Reinforcing common values can be challenging across a huge company—but as the case of IBM shows, technology can make the process easier.
Companies often start with their founders’ noblest of aspirations and grandest of dreams. Decades later, their employees may number in the thousands and work across the country or even globe. How do leaders reinforce the originals goal of doing good for workers, customers, and the world?
Nearly a century after its founding, with more than 400,000 employees worldwide, IBM found itself in just this position.
The company’s first CEO, Thomas J. Watson, and later his son, Thomas J. Watson, Jr., valued excellence, customer service, and respect for the individual. They wanted employees to express these values as well.
One famous strategy was the creation of a songbook that put IBM-related lyrics to well known melodies. First thing in the morning, songs like “IBM One Hundred Percent Club” would be sung to the tune of songs like “I’ve Been Workin’ on the Railroad” in praise of the company.
That was a bygone era. Today, new strategies fueled by innovation have been put into place. IBM puts its own sophisticated technology to use evoking and enacting its core values.
In 2003—long before social platforms like Facebook or Twitter took hold—executives held a worldwide IBM values “jam” to engage its huge global workforce to refresh the company values. During three days, tens of thousands of employees logged onto a company intranet site that let them observe and participate in instant-message-style sessions about corporate values and how they shape what employees do.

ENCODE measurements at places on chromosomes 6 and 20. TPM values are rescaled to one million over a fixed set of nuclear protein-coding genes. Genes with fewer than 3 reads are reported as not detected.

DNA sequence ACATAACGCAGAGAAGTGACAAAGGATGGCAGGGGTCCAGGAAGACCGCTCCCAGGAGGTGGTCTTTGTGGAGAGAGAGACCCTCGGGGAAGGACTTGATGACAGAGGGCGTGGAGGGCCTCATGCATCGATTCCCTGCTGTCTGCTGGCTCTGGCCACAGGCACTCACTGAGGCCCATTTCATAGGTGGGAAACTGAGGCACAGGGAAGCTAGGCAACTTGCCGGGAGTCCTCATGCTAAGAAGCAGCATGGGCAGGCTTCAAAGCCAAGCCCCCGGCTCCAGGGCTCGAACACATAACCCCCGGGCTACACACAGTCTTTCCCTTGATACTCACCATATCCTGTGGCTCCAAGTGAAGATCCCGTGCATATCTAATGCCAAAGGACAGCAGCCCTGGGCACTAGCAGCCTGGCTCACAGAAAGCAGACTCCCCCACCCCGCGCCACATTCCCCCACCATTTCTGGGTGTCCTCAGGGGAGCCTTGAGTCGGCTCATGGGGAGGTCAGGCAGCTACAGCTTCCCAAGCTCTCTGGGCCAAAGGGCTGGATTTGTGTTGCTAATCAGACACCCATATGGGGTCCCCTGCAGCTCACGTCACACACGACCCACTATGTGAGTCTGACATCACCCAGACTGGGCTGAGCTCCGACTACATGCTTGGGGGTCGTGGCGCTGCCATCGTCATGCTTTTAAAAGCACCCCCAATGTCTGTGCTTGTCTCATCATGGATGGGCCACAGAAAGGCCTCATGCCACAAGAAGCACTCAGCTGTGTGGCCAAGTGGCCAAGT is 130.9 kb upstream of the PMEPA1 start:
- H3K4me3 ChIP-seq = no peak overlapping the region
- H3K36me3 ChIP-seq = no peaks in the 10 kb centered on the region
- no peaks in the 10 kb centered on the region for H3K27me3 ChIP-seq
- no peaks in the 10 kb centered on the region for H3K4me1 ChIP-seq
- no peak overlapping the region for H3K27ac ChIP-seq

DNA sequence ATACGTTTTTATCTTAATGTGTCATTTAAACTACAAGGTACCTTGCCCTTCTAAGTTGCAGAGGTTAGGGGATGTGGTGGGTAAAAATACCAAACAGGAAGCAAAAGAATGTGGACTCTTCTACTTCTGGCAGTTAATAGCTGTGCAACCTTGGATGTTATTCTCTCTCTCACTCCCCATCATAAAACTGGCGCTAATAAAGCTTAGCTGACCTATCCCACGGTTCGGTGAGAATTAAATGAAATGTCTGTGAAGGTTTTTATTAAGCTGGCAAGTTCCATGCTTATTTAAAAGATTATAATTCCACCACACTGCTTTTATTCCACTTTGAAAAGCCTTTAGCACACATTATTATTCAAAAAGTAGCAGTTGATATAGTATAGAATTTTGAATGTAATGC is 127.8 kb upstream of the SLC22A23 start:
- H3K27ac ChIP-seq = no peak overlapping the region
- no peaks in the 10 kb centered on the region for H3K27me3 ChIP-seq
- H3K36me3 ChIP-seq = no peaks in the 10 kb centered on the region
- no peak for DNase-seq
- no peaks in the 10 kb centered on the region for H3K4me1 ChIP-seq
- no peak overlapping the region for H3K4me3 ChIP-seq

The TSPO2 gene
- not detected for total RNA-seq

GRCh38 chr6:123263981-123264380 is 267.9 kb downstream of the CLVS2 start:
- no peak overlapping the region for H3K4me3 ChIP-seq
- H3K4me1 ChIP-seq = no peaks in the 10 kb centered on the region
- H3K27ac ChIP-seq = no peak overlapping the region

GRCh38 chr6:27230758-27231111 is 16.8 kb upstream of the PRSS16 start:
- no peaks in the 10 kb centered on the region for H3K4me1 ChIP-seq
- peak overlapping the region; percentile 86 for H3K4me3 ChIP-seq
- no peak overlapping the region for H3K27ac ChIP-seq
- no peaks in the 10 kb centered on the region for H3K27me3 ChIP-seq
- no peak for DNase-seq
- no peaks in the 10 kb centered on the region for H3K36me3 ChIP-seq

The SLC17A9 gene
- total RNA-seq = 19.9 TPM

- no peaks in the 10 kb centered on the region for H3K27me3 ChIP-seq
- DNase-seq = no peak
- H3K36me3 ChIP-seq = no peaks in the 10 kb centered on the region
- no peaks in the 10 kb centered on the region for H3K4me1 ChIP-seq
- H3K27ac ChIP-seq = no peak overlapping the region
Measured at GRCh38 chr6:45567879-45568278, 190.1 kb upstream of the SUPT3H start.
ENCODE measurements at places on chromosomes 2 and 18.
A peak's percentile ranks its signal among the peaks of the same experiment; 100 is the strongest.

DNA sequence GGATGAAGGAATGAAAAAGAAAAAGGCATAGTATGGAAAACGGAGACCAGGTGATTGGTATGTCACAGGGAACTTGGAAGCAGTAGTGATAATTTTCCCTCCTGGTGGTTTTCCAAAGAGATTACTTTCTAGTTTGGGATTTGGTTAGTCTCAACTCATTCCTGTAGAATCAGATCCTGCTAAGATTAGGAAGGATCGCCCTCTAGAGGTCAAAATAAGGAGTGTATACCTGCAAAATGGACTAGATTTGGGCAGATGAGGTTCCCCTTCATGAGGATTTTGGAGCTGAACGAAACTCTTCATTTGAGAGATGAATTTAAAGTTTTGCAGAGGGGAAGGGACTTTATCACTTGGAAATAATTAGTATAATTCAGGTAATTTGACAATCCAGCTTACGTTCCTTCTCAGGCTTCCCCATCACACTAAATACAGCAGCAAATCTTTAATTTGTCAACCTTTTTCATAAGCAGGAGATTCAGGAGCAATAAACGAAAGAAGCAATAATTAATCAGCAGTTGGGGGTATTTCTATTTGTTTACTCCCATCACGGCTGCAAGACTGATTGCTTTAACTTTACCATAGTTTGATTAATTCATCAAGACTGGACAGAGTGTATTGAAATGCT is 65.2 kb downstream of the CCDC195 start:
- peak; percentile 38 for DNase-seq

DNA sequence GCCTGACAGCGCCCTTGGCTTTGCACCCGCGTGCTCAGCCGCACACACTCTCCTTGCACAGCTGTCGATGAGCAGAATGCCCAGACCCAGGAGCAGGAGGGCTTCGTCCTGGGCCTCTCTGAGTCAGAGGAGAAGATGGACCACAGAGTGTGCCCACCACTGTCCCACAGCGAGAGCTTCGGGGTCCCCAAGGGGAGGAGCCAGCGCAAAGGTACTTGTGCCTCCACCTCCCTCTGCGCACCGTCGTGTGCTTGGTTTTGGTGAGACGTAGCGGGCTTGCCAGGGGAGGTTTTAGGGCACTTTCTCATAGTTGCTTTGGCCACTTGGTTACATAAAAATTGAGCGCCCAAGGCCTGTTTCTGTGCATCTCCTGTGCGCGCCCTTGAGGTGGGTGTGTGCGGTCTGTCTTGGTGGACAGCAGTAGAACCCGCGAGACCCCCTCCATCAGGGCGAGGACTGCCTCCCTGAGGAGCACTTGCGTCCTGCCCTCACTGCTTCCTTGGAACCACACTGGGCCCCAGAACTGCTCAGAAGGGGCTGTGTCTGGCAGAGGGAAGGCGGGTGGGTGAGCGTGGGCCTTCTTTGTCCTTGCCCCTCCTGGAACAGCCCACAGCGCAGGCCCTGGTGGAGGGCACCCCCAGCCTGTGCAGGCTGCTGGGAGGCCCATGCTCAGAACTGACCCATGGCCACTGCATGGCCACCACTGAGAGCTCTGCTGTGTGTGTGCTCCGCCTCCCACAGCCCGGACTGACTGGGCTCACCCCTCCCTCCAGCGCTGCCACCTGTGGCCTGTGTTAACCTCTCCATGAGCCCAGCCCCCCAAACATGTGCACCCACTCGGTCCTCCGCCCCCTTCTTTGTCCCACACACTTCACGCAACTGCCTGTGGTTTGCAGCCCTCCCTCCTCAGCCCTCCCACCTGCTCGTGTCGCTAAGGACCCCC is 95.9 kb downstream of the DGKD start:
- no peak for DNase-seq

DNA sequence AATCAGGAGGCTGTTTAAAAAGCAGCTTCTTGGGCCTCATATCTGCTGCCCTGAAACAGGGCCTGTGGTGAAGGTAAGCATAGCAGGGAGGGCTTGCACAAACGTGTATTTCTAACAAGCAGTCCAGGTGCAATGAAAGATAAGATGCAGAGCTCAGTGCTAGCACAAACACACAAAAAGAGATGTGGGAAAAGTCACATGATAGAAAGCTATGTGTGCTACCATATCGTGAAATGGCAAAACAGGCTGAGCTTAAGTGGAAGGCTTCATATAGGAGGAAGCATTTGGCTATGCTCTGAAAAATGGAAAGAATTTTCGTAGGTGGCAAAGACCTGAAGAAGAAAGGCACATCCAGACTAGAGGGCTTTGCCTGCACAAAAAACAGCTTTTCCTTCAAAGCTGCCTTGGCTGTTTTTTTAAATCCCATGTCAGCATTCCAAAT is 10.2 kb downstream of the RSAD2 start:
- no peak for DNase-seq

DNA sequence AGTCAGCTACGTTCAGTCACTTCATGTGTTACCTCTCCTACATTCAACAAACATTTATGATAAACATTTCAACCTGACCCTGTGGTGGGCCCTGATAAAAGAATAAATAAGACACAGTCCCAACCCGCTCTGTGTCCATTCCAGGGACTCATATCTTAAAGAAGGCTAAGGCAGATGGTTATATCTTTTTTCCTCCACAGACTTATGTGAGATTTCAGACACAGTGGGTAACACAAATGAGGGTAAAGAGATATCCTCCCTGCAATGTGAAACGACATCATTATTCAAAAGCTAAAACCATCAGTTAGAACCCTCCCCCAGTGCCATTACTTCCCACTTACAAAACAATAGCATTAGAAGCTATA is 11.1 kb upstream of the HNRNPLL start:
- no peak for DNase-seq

“It was the largest experiment IBM had ever done in terms of engaging employees on a global scale.”
Thousands of these participants posted, chatted, or shared their personal experiences about IBM values and how they’ve been lived out. “There was certainly a tremendous amount of enthusiasm surrounding the jam at the time,” says John Preli, IBM director and trust and compliance officer. “It was the largest experiment IBM had ever done in terms of engaging employees on a global scale.”
Over the next two months, the jam discussions were analyzed using textual analysis tools. As a result, the company got a snapshot of how employees saw IBM values and how they translated into behavior. The words “trust,” “invention,” “innovation,” and “client” were among those used most often during the jam, the supercomputer analysis found.
The company got a snapshot of how employees saw IBM values and how they translated into behavior
Based on the results, the company then updated its “basic beliefs” to resonate in the modern world. Customer service translated into “dedication to every client’s success.” Excellence today meant “innovation that matters for the company and the world.” And respect for the individual became “trust and personal responsibility in all relationships.”
“I talk about values as roots of the tree,” Preli says. “People ask how you can change the roots of a tree. I say we didn’t change the roots of the tree—we just repotted it into a larger pot.”
Other companies can apply technology (IBM’s, others, or their own) to refreshing their values, too. Refer to the Key Points section on this page for some of the key lessons IBM learned.